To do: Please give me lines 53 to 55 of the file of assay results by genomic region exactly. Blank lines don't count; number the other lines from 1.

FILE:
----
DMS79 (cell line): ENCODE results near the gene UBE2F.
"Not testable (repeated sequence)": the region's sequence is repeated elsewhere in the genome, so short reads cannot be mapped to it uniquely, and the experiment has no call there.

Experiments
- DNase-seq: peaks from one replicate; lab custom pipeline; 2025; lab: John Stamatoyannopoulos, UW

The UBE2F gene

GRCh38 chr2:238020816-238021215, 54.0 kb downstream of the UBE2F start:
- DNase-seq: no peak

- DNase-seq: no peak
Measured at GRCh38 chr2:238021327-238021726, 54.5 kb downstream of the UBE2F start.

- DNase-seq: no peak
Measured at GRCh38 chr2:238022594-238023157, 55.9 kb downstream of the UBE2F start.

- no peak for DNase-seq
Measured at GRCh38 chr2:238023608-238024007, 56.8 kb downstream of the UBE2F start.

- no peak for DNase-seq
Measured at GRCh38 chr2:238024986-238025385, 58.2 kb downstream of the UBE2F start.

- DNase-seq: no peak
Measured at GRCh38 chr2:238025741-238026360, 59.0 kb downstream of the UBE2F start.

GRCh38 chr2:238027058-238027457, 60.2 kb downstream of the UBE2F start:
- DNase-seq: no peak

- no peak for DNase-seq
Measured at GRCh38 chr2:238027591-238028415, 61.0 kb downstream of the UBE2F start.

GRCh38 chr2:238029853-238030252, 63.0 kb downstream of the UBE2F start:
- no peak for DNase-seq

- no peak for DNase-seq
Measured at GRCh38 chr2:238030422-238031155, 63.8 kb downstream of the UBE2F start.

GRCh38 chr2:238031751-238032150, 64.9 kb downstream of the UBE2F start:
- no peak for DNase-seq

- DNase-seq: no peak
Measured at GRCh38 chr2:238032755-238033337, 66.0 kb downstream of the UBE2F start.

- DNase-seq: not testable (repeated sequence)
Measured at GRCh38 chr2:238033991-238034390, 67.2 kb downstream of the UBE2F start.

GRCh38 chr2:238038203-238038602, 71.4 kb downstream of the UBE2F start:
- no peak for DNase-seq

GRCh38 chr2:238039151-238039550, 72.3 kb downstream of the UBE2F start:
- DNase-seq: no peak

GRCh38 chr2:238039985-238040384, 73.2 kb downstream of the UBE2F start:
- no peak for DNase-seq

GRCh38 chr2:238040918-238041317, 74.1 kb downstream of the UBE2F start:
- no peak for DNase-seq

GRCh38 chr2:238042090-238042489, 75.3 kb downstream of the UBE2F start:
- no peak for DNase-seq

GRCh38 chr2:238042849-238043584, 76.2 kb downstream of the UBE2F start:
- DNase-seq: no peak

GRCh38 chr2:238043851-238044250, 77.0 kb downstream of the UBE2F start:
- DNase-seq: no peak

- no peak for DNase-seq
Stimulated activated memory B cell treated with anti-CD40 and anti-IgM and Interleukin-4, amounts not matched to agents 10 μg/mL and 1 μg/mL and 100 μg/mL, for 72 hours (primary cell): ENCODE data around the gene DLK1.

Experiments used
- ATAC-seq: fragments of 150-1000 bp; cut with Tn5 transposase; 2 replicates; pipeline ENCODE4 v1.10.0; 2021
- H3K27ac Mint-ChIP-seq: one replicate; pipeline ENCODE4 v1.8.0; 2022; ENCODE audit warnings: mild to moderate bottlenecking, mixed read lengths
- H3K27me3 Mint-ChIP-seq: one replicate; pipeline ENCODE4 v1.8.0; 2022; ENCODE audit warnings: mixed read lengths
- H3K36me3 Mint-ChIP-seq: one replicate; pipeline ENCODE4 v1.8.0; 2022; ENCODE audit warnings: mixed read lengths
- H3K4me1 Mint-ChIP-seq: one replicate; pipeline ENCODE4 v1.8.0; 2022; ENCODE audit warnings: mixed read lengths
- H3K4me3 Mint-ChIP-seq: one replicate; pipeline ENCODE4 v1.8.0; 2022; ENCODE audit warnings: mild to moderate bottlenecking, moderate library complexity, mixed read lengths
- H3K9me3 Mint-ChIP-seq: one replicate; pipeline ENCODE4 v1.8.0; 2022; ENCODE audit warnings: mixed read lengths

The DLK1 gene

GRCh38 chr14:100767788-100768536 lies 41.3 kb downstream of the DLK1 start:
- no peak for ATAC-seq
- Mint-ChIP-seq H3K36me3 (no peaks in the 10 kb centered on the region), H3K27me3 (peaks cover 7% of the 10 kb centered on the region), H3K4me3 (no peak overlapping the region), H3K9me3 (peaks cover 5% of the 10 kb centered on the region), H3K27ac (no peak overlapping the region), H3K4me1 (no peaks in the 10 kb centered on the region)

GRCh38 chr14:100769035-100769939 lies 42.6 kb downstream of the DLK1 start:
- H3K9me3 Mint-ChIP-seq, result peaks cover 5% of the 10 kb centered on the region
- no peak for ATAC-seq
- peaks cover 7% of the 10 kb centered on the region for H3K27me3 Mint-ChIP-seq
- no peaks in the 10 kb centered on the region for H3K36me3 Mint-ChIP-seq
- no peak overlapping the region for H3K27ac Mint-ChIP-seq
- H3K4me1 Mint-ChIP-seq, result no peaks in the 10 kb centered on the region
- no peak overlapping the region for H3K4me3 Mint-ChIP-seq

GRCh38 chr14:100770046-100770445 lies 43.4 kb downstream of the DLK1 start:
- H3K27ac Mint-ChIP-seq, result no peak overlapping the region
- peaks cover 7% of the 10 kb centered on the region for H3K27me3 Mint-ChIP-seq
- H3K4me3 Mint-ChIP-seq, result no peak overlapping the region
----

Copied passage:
- H3K4me1 Mint-ChIP-seq: one replicate; pipeline ENCODE4 v1.8.0; 2022; ENCODE audit warnings: mixed read lengths
- H3K4me3 Mint-ChIP-seq: one replicate; pipeline ENCODE4 v1.8.0; 2022; ENCODE audit warnings: mild to moderate bottlenecking, moderate library complexity, mixed read lengths
- H3K9me3 Mint-ChIP-seq: one replicate; pipeline ENCODE4 v1.8.0; 2022; ENCODE audit warnings: mixed read lengths